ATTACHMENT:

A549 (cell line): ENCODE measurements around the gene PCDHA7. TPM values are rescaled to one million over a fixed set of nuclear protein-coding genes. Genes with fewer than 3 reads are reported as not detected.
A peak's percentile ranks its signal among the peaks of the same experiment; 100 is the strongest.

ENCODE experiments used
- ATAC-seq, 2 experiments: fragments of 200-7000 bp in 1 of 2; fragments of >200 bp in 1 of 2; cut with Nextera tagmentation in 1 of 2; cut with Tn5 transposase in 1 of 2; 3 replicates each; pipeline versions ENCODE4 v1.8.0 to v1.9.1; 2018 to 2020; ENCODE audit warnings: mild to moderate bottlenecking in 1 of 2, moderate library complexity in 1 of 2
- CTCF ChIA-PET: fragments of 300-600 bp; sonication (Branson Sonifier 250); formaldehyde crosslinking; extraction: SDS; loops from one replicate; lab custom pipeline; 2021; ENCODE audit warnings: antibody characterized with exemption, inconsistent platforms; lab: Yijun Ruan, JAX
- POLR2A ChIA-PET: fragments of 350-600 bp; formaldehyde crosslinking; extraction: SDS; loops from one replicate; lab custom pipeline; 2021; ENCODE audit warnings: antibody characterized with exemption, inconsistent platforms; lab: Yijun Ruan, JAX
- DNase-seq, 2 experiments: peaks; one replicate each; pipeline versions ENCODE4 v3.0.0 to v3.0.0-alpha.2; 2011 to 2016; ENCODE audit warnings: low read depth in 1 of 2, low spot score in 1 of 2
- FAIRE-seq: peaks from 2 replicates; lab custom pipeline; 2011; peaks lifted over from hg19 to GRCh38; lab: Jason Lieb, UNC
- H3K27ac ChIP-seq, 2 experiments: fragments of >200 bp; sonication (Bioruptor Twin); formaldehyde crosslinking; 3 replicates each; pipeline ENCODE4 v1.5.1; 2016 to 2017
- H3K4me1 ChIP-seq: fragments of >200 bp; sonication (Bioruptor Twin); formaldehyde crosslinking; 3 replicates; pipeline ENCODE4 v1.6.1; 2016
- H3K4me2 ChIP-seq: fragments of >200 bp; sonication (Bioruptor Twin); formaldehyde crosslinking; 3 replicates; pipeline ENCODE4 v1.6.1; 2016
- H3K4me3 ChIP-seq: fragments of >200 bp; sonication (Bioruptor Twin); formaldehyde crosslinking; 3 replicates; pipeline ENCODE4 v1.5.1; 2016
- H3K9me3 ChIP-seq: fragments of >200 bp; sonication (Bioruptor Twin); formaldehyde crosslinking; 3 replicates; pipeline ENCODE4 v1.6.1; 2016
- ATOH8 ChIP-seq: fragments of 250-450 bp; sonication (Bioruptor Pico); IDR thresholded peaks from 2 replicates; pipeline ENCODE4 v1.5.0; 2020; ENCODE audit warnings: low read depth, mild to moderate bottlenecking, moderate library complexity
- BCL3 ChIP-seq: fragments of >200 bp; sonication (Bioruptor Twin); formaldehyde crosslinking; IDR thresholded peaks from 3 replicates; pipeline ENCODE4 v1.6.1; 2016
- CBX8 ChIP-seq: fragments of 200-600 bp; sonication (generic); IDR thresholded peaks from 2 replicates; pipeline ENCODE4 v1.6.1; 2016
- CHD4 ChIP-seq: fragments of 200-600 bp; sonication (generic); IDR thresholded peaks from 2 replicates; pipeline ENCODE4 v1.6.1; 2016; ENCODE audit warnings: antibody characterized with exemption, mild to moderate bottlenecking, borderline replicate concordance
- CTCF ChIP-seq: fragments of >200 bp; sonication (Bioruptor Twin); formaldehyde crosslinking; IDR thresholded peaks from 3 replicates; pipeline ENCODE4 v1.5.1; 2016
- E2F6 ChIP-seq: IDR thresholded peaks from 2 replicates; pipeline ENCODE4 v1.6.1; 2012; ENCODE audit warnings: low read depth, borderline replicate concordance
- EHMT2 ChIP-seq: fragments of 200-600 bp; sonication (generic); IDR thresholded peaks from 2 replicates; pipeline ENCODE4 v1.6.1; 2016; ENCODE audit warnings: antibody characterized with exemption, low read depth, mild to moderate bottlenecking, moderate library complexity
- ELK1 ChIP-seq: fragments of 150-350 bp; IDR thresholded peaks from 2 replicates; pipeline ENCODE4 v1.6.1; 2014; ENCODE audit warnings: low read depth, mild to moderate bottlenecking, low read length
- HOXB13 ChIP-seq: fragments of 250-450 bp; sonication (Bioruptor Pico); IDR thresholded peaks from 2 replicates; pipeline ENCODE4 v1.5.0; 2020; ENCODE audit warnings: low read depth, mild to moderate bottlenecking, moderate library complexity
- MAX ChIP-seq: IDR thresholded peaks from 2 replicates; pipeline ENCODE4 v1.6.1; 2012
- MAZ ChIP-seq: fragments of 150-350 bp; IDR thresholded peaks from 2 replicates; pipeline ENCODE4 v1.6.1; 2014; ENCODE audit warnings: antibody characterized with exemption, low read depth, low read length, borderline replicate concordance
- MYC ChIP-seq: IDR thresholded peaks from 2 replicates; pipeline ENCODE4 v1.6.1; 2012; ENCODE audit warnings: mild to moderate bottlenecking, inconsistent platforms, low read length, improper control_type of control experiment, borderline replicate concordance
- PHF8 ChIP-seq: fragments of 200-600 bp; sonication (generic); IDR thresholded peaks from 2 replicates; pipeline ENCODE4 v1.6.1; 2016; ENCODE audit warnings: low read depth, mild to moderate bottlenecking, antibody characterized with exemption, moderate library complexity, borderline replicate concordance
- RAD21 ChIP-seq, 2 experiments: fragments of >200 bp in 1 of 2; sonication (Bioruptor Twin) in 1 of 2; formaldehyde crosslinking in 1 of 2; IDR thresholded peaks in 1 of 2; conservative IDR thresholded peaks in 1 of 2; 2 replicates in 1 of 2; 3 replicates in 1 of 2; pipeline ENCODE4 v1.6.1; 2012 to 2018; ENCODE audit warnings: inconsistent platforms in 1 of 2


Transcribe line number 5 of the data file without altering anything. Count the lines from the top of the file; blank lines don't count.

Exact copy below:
- CTCF ChIA-PET: fragments of 300-600 bp; sonication (Branson Sonifier 250); formaldehyde crosslinking; extraction: SDS; loops from one replicate; lab custom pipeline; 2021; ENCODE audit warnings: antibody characterized with exemption, inconsistent platforms; lab: Yijun Ruan, JAX